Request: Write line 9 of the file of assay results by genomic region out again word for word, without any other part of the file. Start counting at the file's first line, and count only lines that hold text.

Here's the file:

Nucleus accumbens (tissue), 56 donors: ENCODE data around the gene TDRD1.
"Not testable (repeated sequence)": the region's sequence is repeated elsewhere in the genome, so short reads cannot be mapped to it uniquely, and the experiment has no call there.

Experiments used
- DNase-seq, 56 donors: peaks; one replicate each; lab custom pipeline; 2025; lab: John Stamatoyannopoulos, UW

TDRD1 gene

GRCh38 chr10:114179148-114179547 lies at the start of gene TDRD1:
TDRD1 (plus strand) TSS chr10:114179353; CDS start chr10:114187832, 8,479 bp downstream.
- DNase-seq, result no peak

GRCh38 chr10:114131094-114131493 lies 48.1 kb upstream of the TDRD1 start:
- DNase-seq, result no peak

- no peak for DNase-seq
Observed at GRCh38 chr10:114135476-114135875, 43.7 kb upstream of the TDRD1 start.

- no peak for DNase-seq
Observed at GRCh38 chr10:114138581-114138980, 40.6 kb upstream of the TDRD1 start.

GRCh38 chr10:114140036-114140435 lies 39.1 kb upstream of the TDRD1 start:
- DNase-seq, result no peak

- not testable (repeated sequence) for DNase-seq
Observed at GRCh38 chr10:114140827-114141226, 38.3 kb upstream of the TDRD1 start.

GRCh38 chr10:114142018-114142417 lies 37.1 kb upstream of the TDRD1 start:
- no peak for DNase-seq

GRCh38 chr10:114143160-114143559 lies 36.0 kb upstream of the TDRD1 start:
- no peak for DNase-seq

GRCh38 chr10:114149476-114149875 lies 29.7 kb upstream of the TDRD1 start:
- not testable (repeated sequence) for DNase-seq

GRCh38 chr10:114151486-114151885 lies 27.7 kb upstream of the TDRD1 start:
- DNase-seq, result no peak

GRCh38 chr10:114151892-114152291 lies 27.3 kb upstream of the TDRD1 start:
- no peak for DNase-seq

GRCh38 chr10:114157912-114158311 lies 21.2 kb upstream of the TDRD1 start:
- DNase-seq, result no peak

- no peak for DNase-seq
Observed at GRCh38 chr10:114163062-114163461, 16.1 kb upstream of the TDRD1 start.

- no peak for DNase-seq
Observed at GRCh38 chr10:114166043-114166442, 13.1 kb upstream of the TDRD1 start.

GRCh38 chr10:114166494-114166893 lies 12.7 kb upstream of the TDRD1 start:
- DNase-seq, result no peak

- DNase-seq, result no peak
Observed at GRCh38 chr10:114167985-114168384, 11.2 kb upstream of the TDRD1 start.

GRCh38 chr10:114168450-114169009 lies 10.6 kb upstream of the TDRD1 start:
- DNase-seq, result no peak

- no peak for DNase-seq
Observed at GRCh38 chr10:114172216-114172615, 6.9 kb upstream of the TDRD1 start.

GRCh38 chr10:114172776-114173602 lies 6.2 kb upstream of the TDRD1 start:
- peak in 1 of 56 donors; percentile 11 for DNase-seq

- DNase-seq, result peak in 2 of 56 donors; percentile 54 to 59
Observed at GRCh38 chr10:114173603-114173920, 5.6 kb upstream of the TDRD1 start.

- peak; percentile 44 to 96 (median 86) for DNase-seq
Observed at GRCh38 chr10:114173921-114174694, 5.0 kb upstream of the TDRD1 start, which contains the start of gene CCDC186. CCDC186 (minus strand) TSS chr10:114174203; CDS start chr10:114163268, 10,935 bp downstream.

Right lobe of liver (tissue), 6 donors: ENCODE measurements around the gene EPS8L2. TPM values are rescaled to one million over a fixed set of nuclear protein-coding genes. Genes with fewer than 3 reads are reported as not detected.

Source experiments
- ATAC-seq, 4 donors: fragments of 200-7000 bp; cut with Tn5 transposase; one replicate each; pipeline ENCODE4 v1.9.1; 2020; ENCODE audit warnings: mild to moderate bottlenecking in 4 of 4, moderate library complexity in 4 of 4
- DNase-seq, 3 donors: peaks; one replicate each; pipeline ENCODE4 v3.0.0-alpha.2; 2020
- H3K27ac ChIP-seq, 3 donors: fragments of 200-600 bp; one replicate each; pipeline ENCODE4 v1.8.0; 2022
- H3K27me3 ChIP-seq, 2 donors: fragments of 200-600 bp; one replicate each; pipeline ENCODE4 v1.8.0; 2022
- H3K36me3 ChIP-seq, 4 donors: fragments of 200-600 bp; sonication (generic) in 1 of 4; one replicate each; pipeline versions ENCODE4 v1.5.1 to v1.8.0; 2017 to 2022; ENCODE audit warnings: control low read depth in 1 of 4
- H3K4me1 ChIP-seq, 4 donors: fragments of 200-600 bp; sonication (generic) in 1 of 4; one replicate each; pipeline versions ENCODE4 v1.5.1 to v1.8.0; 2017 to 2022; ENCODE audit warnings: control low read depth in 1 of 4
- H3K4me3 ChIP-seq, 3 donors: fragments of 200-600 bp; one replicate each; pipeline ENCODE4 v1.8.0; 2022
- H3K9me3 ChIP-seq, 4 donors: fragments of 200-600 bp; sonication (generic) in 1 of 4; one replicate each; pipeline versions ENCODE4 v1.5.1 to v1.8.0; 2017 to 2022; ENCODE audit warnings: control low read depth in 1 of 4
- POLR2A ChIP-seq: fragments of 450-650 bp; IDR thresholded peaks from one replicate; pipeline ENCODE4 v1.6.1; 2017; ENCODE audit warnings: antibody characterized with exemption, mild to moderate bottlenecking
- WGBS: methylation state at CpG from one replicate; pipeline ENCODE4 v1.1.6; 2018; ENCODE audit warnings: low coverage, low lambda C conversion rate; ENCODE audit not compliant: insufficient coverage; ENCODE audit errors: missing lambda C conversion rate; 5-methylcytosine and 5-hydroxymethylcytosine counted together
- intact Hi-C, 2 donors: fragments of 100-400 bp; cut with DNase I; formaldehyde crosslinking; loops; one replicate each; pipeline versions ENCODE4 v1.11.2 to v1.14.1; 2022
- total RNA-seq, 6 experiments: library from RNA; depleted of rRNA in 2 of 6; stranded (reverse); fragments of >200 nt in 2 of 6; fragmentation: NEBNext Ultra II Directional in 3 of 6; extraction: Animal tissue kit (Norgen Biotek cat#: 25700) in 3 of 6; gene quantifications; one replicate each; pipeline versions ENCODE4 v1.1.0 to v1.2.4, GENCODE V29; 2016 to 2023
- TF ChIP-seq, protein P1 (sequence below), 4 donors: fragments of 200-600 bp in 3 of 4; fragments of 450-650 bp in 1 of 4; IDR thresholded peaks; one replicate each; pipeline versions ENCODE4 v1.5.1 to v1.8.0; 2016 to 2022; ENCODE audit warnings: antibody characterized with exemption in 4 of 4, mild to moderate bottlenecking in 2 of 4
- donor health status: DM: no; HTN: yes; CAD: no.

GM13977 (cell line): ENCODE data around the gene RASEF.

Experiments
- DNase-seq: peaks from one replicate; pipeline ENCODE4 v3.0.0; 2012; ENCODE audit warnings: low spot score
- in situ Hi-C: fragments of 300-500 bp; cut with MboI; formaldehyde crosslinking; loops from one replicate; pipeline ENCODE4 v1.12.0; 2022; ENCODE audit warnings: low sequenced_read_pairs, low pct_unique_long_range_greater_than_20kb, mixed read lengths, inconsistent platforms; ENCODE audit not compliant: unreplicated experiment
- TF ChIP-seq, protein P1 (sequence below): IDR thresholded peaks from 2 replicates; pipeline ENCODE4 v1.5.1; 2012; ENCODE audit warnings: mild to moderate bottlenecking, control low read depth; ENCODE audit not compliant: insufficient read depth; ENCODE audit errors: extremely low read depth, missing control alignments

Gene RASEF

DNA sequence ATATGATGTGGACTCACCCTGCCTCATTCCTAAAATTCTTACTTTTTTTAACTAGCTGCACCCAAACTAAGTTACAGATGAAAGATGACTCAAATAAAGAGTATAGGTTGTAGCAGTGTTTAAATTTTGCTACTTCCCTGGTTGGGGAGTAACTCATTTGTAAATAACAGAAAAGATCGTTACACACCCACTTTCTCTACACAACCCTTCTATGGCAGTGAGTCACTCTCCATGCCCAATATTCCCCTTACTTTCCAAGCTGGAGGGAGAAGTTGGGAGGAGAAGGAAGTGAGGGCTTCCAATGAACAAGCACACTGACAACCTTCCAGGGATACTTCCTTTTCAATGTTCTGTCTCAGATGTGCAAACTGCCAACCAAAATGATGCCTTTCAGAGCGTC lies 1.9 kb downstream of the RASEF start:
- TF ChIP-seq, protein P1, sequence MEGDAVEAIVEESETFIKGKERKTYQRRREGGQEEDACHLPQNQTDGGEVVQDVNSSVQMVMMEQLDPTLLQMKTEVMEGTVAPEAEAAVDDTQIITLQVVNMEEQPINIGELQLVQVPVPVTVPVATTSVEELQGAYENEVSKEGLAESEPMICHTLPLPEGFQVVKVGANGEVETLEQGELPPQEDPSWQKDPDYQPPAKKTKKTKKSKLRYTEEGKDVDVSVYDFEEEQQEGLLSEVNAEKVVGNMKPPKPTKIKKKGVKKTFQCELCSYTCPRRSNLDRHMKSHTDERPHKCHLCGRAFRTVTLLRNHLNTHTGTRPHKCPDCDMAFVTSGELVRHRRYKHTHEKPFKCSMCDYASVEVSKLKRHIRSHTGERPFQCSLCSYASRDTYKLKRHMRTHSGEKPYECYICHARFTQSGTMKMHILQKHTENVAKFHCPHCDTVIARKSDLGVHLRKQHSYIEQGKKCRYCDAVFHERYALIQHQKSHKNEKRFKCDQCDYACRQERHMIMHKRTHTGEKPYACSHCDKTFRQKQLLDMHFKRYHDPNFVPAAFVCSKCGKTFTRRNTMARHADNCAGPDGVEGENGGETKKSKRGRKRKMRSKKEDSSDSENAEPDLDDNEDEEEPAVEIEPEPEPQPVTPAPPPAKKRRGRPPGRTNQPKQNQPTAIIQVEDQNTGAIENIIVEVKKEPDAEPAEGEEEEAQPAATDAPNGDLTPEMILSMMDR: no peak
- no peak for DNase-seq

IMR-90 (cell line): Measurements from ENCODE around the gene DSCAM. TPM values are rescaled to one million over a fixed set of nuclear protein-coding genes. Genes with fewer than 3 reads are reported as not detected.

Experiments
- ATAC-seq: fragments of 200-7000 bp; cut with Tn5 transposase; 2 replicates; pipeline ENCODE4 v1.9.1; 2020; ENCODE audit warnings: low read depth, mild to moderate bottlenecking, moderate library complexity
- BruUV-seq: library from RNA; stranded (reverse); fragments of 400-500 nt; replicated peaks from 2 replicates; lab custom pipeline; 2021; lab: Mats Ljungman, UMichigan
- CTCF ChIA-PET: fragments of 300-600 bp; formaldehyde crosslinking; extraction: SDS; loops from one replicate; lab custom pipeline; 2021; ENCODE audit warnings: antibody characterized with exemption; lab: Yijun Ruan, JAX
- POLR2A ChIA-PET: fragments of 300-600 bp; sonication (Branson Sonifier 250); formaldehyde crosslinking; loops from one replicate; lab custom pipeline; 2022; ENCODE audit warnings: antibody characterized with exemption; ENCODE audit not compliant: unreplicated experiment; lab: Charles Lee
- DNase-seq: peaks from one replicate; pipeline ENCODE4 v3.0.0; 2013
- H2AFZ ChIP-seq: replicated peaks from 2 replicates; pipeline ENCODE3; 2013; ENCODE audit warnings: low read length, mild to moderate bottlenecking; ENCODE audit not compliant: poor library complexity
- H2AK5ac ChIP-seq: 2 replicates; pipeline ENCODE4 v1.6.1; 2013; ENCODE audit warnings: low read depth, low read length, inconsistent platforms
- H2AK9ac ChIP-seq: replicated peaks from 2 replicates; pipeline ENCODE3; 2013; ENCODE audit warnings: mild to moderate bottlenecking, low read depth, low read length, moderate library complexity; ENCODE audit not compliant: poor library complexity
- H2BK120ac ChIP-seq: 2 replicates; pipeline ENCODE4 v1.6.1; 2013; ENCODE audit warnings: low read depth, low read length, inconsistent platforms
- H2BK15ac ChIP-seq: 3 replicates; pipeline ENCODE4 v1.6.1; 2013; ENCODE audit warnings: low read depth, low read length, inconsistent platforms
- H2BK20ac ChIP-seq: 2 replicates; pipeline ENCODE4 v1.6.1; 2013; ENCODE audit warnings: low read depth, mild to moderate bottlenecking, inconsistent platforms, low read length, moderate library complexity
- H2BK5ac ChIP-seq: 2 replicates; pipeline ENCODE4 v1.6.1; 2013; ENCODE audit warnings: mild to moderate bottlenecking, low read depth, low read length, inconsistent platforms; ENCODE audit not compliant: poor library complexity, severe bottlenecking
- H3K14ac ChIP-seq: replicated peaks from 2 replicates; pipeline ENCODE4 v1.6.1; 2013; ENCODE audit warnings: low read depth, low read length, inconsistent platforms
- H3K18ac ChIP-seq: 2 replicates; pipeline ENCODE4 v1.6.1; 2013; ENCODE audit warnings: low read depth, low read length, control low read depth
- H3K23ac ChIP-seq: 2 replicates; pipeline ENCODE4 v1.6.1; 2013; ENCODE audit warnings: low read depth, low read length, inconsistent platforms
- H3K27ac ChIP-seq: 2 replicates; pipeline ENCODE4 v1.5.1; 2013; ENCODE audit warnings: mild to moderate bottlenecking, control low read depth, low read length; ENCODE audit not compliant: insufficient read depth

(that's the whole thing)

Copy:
GRCh38 chr10:114131094-114131493 lies 48.1 kb upstream of the TDRD1 start: